As expats, we’ve humbled by the warm welcome we’ve had wherever we’ve lived, whether that’s been the USA, Singapore, or Japan. I try to reciprocate the same welcoming attitude I received by employing a diverse team. We currently employ 9 refugees and an expat from the UK. I also try to give back to the community when I can by donating broken crackers to food banks and supporting local sports clubs.
Can you share “5 keys to achieving the American dream” that others can learn from you? Please share a story or example for each.
- Having a positive attitude: You’re now in America and possibly missing home, but you’ve got to make the most of it. If you don’t have a positive attitude, you bring everyone around you down with you. It’s very easy to arrive and start complaining about the differences. I love the differences — they’re all part of the fun and adventure.
- Networking as much as you can: Tell people your ideas! The more you share, the more people share with you. I have a very competitive nature, so once I shared my plan, I had no choice but to follow through and I knew I couldn’t fail!! I joined women in business networking group upon arriving in Buffalo. The people I met through that were invaluable to me in the early stages of setting up.
- Hard work: Nothing comes without putting the work in. Hopefully, your hard work sets you up for a bit of luck to come your way too. I worked hard, then was lucky enough to win $50,000 in a business competition. With that, I set up my own kitchen which meant I could work when I needed to work and grow the business.
- Have an open mind: You’ll meet new people and learn about their culture. There are lots of systems you need to learn about when you get to a new country e.g. medical, schools, insurance to name a few. You could complain about the differences or just get on with it and accept everyone’s country is different.
- Perseverance: It’s important to be resilient. It can take some time at first to find your feet in a new country, but if you give it time, you’ll find your way.
We know that the US needs improvement. But what are some things that make you optimistic about the US’s future?
- The great mix of cultures from all around the world really excites me. The diversity of the USA makes it so special. New York especially has such a melting pot of different cultures and it’s truly amazing to experience the camaraderie between people from all walks of life.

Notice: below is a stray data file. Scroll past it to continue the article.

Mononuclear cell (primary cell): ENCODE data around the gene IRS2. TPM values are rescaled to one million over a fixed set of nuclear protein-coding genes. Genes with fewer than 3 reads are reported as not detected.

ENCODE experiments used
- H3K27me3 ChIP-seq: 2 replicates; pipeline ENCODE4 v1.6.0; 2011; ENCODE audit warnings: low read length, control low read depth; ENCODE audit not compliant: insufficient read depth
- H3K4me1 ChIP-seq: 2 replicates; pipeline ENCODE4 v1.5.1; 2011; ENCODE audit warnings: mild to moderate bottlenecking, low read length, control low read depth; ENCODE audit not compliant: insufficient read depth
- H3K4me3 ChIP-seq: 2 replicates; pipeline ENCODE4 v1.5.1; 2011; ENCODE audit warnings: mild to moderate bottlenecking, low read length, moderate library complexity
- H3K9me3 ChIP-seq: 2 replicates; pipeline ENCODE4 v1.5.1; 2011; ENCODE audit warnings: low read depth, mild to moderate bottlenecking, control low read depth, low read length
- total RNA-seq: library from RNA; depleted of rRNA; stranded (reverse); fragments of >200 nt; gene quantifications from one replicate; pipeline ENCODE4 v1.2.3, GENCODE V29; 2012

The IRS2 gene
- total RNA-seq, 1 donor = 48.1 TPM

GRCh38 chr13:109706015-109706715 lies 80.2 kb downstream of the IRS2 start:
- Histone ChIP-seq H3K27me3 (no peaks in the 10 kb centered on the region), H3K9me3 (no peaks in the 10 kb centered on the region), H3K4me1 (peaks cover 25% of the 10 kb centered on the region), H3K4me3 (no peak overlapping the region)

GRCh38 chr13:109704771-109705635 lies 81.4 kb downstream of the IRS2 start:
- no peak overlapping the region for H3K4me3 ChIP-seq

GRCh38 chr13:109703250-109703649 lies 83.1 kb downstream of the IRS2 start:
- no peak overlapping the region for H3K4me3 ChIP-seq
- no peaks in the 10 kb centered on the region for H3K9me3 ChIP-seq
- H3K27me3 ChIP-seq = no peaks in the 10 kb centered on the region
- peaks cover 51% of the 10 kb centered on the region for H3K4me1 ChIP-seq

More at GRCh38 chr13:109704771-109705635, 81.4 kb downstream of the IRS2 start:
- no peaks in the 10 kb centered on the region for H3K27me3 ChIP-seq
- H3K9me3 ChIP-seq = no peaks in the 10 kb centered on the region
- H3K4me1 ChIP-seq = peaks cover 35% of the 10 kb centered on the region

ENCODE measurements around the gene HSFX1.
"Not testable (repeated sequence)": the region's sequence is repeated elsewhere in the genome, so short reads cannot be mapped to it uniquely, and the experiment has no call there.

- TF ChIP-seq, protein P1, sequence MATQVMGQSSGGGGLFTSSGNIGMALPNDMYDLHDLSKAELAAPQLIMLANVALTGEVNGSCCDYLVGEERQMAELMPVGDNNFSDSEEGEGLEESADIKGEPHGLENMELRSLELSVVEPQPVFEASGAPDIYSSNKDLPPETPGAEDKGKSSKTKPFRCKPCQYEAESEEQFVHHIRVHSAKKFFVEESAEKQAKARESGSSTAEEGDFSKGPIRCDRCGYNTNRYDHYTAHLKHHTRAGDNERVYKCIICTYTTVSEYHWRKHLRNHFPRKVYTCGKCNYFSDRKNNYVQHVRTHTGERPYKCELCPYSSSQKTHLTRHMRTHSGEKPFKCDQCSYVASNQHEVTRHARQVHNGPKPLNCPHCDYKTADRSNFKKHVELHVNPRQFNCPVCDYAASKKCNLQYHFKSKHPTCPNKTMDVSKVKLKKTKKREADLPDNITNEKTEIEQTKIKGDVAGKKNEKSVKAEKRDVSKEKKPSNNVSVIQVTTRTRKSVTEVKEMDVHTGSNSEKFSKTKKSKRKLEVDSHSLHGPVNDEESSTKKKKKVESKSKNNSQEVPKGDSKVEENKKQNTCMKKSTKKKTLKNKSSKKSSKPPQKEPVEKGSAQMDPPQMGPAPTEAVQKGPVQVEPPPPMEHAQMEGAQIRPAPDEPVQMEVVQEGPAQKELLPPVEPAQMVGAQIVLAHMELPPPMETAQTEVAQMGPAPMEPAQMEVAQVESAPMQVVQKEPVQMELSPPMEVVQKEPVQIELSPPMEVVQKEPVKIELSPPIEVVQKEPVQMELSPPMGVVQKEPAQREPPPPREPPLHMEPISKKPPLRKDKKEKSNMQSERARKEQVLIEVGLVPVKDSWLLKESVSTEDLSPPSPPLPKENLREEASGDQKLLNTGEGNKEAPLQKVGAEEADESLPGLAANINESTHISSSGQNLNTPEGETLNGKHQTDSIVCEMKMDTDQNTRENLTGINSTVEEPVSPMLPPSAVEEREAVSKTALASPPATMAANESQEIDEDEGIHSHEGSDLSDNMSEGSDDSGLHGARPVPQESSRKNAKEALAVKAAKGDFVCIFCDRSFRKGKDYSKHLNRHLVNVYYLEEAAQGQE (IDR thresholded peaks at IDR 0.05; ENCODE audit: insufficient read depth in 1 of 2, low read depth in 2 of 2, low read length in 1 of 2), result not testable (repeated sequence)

- The entrepreneurial spirit. The “American Dream” is a special part of life here. I love that Americans are passionate people who follow their dreams and have big ideas — though I know it’s not always easy. I think the “go-getter” nature here in the US is why the country is home to some of the most innovative companies and brands.
Some of the biggest names in Business, VC funding, Sports, and Entertainment read this column. Is there a person in the world, or in the US whom you would love to have a private breakfast or lunch with, and why? He or she might see this. :-)
I’d love to meet Serena Williams. She’s an amazing woman who not only dominates the tennis scene but is also an accomplished businesswoman. I’m in awe of how she does it all even with a family. I’d love to hear her insights on how she finds balance in life.
Sports is something that really matters to me on a personal and professional level. I grew up playing sports and continue to play tennis and squash as much as I can fit in. Being a business owner, it’s tempting to want to work 24/7 to make a success of my company, but playing sports gives me a mental break that I need. I also use a “sports mindset” in the workplace to overcome challenges. For example, when I find myself facing an obstacle, I remind myself that if I was in the middle of a tennis match, there’s no way I’d give up. I also often refer to the same process you’re taught in sport when thinking about efficiency in the kitchen. To consistently make the best product we can, our processes have to be the same every time. In tennis, to get a perfect topspin forehand, you train by repeating it over and over again until you always have the same fabulous shot every time.
I’d love to find out if Serena also applies the same principles she’s applied to her athleticism to her business endeavors. I’d also love to talk to her about her diet. We are what we eat and I am sure Serena has a lot of insight into optimal nutrition as a world-class athlete.
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This was very inspiring. Thank you so much for joining us!